and just in time to save the remaining rebels by removing a ton of rubble without even breaking a sweat (contrast this with Yoda straining as he saves Anakin and Obi-Wan from that falling debris in AOTC, and he’s the most powerful Jedi Master we have seen thusfar for crying out loud).
I suggest we look at the scene again - at the start of it there is a concentration there from Rey - and then also a surprise, a sense of wonder or disbelief, on her face that she actually lifted and then moved the rocks.
‘Breaking a sweat’?, no. Effortless? Also, no. Concentration required and somewhat surprised? Yes.
A snippet of the scene - https://www.youtube.com/watch?v=aEs3KNRLFHg (1m 14s into the video)
A shortened gif of this found on the net (not sure what has been removed/abridged etc - though the video above has the full scene):-
Yoda, in the latter of his life (or just a few years or so from his 900 years?), stopped the falling debris in the middle of an intense fight (or one with lots of spinning 😉) with his talented and powerful former apprentice; possibly more of an exertion for Master Yoda than Rey - given the respective situations and context.
Plus, spinning really takes it out of you - it is very exerting. I’m 46, in decent shape - yet would require surgery (probably multiple surgeries) if I attempted that amount of spinning (I feel I must point out I am not strong with the Force as Yoda; so YMMV) 😉 😃
In the end the final scene where she closes the door on Kylo feels more like a victory, not a defeat.
The scene symbolises her turning her back on him - wanting nothing to do his him or his way of thinking (despite their deep connection and shared experiences of needing to be accepted, to belong) - and shutting down communications between them. I am curious on how you read the scene to be ‘more like a victory’? Especially with Rey in the continuing scene on the Falcon discusses with Leia that Luke has gone - and then questions how will they ‘rebuild the Rebellion from this’. Victory, victory you say? No Master DrDre, not victory 😉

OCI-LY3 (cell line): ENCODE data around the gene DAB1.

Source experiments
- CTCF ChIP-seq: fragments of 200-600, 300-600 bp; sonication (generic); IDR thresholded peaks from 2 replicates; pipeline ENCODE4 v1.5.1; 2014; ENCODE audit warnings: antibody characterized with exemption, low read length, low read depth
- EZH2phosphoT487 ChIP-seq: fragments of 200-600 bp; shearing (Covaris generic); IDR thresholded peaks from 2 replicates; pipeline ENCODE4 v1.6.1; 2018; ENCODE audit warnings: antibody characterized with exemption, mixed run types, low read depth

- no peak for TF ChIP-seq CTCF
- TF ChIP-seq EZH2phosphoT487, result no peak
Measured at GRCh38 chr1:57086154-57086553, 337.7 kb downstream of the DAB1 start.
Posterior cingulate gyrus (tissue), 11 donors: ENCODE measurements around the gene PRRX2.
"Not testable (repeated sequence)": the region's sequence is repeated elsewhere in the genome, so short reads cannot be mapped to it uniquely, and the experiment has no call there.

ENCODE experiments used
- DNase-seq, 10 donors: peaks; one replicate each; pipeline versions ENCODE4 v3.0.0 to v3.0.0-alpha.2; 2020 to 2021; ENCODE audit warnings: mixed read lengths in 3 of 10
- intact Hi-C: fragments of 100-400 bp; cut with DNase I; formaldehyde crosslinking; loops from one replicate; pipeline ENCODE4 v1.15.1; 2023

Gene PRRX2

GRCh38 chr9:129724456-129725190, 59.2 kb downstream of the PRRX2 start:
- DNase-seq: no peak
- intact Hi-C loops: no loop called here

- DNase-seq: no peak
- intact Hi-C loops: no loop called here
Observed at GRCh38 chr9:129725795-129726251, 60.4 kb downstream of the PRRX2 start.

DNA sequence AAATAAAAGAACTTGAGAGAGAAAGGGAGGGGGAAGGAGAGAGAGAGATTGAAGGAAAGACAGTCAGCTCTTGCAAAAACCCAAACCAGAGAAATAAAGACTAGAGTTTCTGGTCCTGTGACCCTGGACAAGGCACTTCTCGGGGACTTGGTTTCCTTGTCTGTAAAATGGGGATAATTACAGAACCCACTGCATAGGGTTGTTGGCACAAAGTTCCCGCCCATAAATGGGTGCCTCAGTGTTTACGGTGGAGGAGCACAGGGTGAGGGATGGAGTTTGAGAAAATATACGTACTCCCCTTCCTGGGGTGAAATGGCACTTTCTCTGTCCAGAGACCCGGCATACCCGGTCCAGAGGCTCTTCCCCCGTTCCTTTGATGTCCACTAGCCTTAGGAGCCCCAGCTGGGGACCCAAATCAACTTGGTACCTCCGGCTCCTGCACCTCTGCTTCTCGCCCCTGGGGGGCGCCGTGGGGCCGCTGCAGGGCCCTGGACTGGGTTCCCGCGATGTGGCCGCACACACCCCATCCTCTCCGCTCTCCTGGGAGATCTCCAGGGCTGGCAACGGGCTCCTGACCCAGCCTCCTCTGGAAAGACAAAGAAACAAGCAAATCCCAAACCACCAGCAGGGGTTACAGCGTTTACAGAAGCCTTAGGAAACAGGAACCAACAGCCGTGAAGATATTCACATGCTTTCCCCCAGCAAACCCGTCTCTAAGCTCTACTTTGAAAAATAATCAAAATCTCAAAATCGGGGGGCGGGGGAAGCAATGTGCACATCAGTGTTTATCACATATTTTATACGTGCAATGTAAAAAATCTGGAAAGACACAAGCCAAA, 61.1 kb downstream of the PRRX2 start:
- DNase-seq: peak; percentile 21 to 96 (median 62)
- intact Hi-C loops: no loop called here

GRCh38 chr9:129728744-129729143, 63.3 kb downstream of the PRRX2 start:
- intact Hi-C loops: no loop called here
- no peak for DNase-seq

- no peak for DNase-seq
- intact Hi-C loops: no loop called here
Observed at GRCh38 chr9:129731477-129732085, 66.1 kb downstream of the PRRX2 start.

Many fans have a problem with Rey, because it all just comes way too easy for her.
I’d say there is considerable evidence from scenes & events onscreen in the two films so far that highlight it hasn’t ‘come[s] way too easy for her’ - far from it…
From her life on Jakku as a scavenger - which was far from easy. To having a good go at crashing the Falcon upon first flying it, and then damaging it in combat when first flying it, to learning to let in and use the Force - which she resisted at times (her losing the sabre fight against Kylo in TFA to the point where she ‘let it in’), has failed at using at times, has been shown not to understand (‘every word in that sentence was wrong’ when asked by Luke as to her knowledge of it), has required practice to use at times, and received training from Luke Skywalker. Yet, at the end of the film, in the lifting of the rocks scene - there is still that surprise / disbelief from her that she managed to accomplish it.
As IsanRido stated before…
‘She doubts herself constantly, characters can best her physically, and the bulk of The Last Jedi consists of her and other characters failing to do things. So naturally, her being described as Mary Sue raises a few eyebrows.’
Fair play to you Dre if you believe the filmmakers should have done a better job conveying the above, the execution of these scenes and aspects of the story, or whether there should have been more emphasis on them - yet I do find it somewhat without merit your claims that the character of Rey has had it come easy in these films. That’s without addressing the concept that she is likely a ‘vergence in the force’ - or the light that rises to meet the darkness type - or that ‘and now it [the saber] calls to you’ and the added pressures and weight from being just that.
The weight of events from this scene - the ramifications therein - the effect it has on Rey… is far from having it come way too easy - https://www.youtube.com/watch?v=70aWl_5Zc04 - in fact it overwhelms her; to the point of attempting to run away - only to be captured - erm… quite easily (despite seemingly being overpowered or described by some as a ‘Mary Sue’) by Kylo Ren.
Re the ‘Mary Sue’ aspect attributed to Rey…